An evening goes like this;
1) The mount has no clutches but moves easily by hand (you do htis slowly) so you roughly point the scope at an alignment star by hand. I shine a laser through the finder for speed and simplicity.
2) Switch on the mount's Servocat drives and Argo Navis GoTo. They each have their own handset, something I'll describe in a moment. In the Argo Navis handset select Mode Align Star and scroll to your preferred alignment star. Use the small Servocat handset with NSEW buttons to centre the star in the finder and OK that on the Argo Navis handset. All this is in the open area of the observatory.
3) Go into the warm room with the Servo Cat handset, fire up the camera and use the handset to precisely align the star onto the centre of the crosshair on your capture screen. Pop out and OK this refined alignment on the Argo Navis handset which lives on a stand by the mount. (I always OK the rough finder scope alignment before the accurate camera-based one in case I dopily slew away from the alignment star. I know what I'm like...)
4) Select 'Catalogue' in the Argo Navis handset and go back into the warm room. Hit Go To on the Servo Cat handset and the mount swishes with a pleasing and very posh-sounding whirr to the target, which is always on the chip. Centre and then set the Servo Cat to slow guide speed.
5) Open PHD and run the calibration in 1 second subs. Then switch to 5 second subs. This mount has very low PE and deviates very slowly so long guide subs help beat the seeing. It thrives on these long subs.
Some might consider the two handsets a complication and opt to control the lot via the computer. Not me. Give me handsets any day. (Only this week a guest went out to use our Takahashi mount which is controlled by TheSky 6. It has been working perfectly for about a year but this time it won't play. The Sky 6 opens correctly but when the mount is connected it leaps to the wrong part of the sky. We jackass around trying to find out why and in the end we have to swap to a different planetarium to get going. When something doesn't work in imaging it is, almost invariably, a software nonesense. Handsets every time for me. Whenever I switch on the planetarium-controlled mounts I have a pang of stress; will they work? Remember, I have an obligation, I'm not just doing this for myself.)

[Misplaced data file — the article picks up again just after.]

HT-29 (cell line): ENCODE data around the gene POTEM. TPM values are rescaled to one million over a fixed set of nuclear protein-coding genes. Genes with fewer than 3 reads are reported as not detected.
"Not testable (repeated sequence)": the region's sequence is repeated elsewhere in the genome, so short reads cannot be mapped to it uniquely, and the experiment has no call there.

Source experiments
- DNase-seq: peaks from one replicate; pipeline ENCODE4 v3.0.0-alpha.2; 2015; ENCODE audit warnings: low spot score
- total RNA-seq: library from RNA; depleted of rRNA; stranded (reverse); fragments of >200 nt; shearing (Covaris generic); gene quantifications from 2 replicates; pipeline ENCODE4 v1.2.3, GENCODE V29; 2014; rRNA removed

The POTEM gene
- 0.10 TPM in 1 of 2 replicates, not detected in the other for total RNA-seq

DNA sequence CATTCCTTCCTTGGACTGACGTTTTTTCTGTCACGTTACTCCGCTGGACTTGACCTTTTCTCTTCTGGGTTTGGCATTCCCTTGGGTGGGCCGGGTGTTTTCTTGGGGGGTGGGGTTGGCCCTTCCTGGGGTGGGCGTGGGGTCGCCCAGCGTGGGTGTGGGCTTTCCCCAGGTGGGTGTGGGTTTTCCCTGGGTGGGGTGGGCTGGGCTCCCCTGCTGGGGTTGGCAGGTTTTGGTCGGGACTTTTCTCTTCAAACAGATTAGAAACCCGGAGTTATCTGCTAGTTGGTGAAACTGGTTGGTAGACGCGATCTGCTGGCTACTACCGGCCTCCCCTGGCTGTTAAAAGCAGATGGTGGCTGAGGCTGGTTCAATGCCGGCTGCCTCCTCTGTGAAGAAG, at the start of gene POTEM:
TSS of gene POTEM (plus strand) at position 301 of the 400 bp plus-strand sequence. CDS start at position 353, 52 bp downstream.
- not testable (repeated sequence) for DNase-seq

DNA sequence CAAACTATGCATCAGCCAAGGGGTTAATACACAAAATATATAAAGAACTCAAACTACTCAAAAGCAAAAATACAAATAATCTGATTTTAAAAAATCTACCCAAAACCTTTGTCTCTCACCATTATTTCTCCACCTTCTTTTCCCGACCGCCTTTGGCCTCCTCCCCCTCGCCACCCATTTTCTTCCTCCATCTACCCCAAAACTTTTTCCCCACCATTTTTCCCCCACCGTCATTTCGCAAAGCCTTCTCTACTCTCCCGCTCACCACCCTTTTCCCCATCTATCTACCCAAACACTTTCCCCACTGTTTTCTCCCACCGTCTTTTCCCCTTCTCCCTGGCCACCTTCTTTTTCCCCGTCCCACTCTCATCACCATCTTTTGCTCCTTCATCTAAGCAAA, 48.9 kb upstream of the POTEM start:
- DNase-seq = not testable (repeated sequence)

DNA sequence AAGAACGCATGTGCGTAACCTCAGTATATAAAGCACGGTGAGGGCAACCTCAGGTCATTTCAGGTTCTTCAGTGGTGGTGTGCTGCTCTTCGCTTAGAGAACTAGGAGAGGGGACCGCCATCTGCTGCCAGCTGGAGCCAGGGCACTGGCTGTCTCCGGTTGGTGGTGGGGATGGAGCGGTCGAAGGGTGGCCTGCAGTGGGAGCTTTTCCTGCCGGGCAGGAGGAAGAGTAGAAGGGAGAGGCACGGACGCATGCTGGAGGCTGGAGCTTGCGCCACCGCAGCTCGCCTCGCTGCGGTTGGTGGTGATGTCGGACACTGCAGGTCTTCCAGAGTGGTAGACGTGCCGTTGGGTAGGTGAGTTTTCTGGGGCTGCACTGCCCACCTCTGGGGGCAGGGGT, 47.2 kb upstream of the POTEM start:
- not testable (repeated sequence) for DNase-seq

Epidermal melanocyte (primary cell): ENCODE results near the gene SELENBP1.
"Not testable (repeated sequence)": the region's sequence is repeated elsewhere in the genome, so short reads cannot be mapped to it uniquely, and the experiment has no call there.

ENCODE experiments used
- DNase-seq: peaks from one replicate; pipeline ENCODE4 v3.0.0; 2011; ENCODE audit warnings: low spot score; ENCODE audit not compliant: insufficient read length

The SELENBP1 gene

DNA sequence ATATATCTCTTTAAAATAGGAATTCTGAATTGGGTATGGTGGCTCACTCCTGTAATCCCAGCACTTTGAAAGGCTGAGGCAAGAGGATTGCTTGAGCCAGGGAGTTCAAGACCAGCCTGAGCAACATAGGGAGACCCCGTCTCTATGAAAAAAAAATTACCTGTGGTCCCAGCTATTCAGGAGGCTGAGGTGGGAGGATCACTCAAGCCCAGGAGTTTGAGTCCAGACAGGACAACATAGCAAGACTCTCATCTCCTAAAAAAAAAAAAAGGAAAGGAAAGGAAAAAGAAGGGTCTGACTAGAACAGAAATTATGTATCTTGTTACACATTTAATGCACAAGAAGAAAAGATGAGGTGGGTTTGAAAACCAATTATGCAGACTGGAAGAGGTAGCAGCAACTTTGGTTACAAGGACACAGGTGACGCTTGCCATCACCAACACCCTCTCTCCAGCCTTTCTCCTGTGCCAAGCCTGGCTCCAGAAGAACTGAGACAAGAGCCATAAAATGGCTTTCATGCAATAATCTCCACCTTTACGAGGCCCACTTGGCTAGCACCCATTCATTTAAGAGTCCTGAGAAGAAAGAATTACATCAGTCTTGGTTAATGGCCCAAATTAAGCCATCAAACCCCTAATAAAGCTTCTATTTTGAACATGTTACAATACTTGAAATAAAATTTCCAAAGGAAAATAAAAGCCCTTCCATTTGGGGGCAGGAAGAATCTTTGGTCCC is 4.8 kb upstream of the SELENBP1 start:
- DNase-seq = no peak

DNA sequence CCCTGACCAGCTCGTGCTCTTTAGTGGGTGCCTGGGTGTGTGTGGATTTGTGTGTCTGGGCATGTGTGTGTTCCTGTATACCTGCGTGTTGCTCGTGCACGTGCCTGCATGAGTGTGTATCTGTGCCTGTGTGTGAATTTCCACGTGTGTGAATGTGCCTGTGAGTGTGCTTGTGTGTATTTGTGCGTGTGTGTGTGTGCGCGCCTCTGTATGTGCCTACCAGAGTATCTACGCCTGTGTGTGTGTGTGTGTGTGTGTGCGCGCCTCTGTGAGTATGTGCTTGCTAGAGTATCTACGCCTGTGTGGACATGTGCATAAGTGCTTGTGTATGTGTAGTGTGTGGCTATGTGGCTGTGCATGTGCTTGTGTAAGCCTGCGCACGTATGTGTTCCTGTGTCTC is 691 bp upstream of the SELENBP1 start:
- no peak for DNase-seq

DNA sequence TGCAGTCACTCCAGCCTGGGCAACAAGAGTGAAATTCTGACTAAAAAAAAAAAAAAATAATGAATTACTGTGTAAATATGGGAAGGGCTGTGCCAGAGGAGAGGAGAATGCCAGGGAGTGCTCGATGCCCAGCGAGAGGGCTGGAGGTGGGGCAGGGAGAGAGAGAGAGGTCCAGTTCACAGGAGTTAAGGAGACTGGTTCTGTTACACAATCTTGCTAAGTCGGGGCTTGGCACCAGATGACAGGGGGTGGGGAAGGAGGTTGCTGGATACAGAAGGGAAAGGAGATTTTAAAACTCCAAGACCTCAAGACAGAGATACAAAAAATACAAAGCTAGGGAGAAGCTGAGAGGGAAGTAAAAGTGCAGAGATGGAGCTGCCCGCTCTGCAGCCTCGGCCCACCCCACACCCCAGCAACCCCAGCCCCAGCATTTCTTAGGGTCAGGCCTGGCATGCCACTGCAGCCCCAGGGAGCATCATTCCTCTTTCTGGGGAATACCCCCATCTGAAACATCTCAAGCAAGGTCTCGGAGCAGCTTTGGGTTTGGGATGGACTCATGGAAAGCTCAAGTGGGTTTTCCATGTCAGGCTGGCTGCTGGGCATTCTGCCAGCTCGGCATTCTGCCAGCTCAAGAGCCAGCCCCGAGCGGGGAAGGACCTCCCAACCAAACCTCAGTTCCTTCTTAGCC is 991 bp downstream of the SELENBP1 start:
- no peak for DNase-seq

The Argo Navis handset is brilliant. It has only 2 buttons and a large wheel used for scrolling. Once you are used t it I doubt you'd want anything else. Scroll the wheel the choose a menu, eg Catalogue.
Press Enter. Scroll the wheel to choose a sub catalogue (Messier, IC, etc etc.) Press Enter. Scroll to the first digit. Enter. Scroll to next digit. Enter. Etc. You then use the little Servo Cat handset and press Go To.
The Servo Cat is a small NSEW affair with a set of buttons for slew speed (Slew, Jog, Fast Guide, Slow Guide.) It also has a GoTo button which ignores the chosen speed and triggers a fast slew to whatever is on the Argo Navis.
The mount has overload protection in the case of a pier collision which is very reassuring, especially for Yves!!
I've probably done about sixty hours imaging with this mount and it has performed magnificently. On the last project, for instance, I took 24 consecutive Ha subs of thirty minutes on consecutive nights and evry one had perfectly tight little stars.
I would buy a Mesu 2 tomorrow if I were in the market for an observatory mount. The price is fantastic, the quality is fantastic and you can speak to the boss if you need to. Not even the European importers can speak to Takahashi...
The Mesu is now available from Telescope Service.
Edited by ollypenrice, 24 February 2012 - 08:52 AM.